Marketers use social media every day to promote, encourage, and empower their targeted consumer base to take some form of action, whether it be to follow, fill out a form, connect for a sales call...and the list goes on.
But many still question if it’s possible to have effective social media marketing. Some of them find social media to be more of a nuisance, believing the cost of managing social media doesn’t outweigh the benefits.
Are they right?
I assume the role of devil’s advocate in this post to discuss both sides of this matter. There are many valid points to support either side of this debate and by then end you may find yourself leaning towards one side.
Photo by: Hababoon
Social Media IS a Necessary Evil
For those that agree with this statement, much of the fuel for why social media is a nuisance stems from the fact that consumers make it a requirement.
Consumers Make Social a Requirement
A majority of the online world revolves around or occurs on social. News stations cover tweets send out by the president. Sporting events are hosted live. Fans eagerly scour for the latest posts by their celebrity idols to catch a glimpse into their lives. Real-time debates are held between opposing profiles. Chats and discussions are hosted. Evidence is pulled for use in legal cases. It’s hard to think of a scenario where social media isn’t a participating party.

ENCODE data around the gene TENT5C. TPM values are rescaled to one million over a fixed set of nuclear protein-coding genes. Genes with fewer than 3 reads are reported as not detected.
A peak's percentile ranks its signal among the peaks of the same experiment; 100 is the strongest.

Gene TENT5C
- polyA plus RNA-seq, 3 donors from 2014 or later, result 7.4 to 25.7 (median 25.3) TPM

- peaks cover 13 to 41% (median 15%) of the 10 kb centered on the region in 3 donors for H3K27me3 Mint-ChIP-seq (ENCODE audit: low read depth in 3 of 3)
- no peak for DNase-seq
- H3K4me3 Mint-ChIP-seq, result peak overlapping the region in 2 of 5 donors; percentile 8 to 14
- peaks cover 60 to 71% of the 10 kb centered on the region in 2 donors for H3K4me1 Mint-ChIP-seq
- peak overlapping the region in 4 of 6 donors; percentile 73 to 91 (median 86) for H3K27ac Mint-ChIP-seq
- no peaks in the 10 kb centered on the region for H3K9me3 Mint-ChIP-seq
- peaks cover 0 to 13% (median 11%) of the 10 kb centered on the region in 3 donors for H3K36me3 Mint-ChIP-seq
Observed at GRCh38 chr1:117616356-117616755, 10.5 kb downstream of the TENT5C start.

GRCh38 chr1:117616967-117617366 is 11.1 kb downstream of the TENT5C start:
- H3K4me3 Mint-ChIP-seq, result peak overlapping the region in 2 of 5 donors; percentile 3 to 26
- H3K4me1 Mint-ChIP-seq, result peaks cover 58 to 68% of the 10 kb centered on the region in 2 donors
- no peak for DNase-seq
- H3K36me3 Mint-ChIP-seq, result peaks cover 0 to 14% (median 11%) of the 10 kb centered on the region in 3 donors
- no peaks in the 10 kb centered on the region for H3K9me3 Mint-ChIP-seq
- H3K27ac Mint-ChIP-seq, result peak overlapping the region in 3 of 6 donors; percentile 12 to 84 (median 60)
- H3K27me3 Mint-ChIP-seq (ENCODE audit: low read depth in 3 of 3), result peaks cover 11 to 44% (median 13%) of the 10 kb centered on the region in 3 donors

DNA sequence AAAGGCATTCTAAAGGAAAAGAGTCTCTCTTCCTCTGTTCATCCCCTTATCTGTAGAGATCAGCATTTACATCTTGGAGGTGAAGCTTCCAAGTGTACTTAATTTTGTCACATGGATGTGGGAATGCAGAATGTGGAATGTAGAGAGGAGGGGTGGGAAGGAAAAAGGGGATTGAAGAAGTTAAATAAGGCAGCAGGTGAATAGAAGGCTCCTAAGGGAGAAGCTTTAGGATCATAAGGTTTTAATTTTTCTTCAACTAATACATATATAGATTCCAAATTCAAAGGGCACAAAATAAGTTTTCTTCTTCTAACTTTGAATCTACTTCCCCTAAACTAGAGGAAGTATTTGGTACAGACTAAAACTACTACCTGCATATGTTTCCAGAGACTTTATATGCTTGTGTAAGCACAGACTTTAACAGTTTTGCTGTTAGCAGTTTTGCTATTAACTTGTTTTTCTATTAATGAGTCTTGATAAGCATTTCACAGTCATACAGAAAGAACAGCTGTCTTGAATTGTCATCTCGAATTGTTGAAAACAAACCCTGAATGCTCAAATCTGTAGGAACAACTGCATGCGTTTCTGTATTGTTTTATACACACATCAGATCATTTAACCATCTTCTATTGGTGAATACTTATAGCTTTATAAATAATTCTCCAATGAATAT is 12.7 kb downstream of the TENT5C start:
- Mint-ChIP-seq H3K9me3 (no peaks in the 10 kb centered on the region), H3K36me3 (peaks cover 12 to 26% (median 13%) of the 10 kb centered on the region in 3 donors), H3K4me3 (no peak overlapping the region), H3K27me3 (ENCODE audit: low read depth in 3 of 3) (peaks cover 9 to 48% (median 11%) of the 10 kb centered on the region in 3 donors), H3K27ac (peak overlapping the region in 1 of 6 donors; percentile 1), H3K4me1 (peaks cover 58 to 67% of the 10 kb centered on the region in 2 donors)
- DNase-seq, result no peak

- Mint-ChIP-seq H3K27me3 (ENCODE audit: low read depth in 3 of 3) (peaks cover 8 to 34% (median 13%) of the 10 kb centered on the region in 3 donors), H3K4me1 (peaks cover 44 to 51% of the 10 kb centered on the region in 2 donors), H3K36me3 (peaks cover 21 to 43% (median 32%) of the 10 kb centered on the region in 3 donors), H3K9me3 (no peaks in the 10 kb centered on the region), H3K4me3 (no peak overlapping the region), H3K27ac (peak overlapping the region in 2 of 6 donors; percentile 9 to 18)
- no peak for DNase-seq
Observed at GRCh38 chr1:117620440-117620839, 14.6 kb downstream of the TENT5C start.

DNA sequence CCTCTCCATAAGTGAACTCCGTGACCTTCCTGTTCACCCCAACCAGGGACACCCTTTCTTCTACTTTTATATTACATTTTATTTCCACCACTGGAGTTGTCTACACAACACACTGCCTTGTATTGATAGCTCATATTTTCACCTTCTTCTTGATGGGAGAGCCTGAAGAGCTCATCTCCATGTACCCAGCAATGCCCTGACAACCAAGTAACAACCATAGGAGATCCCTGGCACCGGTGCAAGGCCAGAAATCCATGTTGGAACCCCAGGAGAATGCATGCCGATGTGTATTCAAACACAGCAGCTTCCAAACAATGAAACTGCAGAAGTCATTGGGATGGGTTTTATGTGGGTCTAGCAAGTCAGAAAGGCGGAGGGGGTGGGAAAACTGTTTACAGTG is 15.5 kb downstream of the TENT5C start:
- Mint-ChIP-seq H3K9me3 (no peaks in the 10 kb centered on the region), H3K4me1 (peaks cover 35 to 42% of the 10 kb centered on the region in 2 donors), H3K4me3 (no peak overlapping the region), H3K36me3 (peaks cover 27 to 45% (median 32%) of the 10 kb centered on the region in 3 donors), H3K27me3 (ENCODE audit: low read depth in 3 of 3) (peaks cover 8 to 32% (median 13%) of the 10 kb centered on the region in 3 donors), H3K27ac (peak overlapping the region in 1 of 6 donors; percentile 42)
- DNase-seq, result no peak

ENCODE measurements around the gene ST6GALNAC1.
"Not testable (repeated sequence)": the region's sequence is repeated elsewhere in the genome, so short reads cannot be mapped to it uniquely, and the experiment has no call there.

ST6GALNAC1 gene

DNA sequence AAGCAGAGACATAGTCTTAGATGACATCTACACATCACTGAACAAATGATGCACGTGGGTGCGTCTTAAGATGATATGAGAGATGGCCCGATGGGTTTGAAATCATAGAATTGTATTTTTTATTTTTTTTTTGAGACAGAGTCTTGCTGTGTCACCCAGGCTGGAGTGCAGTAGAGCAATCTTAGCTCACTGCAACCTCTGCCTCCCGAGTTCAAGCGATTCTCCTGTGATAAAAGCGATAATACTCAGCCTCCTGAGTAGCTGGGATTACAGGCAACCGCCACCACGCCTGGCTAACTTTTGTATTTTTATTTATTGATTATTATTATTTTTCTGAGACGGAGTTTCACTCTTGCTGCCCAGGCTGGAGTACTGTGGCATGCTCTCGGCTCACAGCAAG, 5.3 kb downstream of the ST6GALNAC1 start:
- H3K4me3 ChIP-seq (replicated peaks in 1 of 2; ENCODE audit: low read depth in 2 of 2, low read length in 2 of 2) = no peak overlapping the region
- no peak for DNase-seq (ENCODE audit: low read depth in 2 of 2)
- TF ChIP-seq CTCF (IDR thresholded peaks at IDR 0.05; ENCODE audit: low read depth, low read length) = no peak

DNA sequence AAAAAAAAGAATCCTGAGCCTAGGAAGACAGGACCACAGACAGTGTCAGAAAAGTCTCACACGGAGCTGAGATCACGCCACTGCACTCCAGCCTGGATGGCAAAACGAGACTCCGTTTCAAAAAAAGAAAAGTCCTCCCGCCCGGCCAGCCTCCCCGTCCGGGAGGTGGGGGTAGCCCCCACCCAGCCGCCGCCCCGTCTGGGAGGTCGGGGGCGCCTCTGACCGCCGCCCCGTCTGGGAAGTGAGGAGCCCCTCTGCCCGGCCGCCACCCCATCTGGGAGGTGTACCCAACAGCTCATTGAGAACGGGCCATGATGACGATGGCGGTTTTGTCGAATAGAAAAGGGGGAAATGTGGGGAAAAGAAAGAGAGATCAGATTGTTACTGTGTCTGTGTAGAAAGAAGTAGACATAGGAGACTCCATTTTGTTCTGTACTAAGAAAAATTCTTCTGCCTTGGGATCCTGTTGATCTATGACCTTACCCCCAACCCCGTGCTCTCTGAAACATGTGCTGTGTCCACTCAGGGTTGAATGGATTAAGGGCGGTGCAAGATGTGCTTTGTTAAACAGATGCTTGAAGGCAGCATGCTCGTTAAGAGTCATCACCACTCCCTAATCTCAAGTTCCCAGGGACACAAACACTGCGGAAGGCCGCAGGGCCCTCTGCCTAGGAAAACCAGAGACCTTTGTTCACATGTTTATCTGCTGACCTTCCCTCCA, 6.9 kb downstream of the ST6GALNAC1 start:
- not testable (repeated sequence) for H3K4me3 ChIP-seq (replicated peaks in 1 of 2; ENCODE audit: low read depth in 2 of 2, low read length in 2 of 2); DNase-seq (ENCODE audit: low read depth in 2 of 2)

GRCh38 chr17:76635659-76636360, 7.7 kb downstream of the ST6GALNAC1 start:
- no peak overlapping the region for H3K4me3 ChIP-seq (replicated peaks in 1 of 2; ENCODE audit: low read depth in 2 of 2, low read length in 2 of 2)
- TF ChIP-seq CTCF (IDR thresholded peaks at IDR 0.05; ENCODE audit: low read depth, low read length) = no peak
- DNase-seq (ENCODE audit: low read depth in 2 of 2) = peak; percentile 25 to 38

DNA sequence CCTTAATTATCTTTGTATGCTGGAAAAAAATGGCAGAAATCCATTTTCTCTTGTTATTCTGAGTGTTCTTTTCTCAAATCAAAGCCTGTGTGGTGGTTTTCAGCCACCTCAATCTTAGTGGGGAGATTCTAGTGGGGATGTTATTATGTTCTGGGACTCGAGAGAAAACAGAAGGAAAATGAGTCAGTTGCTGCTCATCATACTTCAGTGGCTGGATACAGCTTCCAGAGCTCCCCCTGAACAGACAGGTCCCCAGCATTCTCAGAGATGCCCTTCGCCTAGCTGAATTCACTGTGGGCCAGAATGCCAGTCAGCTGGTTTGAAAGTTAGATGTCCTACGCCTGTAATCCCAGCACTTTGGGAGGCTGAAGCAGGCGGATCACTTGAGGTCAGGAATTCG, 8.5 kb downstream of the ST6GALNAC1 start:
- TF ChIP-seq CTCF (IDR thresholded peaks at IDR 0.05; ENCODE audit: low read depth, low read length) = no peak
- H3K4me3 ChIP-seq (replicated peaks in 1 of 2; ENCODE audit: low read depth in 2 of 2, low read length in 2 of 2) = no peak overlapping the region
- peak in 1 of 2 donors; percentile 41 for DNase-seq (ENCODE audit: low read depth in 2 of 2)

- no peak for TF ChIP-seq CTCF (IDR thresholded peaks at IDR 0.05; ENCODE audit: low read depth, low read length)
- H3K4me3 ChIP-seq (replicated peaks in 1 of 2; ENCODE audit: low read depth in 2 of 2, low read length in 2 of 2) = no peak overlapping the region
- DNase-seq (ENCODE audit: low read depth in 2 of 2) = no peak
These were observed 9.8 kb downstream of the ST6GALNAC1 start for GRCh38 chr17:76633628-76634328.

Because of this, if businesses choose to ignore social media, they’re choosing to ignore an enormous audience to market to. Due to the fact that the public practically lives on social media, these platforms become a necessary standard for marketers to include in their campaigns.
Marketers Don’t Own the Experience
Much of the gripe with social is the lack of control marketers have with the platforms. What makes marketing successful is having the ability to control the experience consumers have with a business and its product.
Marketers can control the message, the imagery, the format, the timing and the audience for campaigns outside of social, but for those using the platforms, their control lessens. What’s the biggest loss of control? Format.
On social media every post and every ad is formatted to look the way each platform prefers. This means that no matter what imagery you choose, or ad copy, or when it goes out the ad is going to look similar to one a competitor puts together. This makes it difficult to stand out among the monotonous many.
Different platforms also right the rules for how your company is interacted with online. Every page is formatted in the same way and the channels for communication are identical. Unlike the way companies can control the user’s experience when they visit their website or walk into their office, social media creates a cookie cutter interactions.
The List of Platforms Grows
Marketers have a hard time being on all channels at once, albeit a bad strategy, this statement expresses how the social media world is constantly growing and evolving.
One respondent surveyed in HubSpot’s State of Inbound 2017 report stated, in reference to the social media landscape, “you always have to be prepared to shift as your market shifts. As technology grows and evolves, so too will the best ways to interact with our ideal clients.”
This statement is very true. Dating back to 2003, there only used to be MySpace, now we have Facebook, Twitter, Instagram, Snapchat, LinkedIn, Google+, Pinterest, Tumblr...etc. Why is this a bad thing?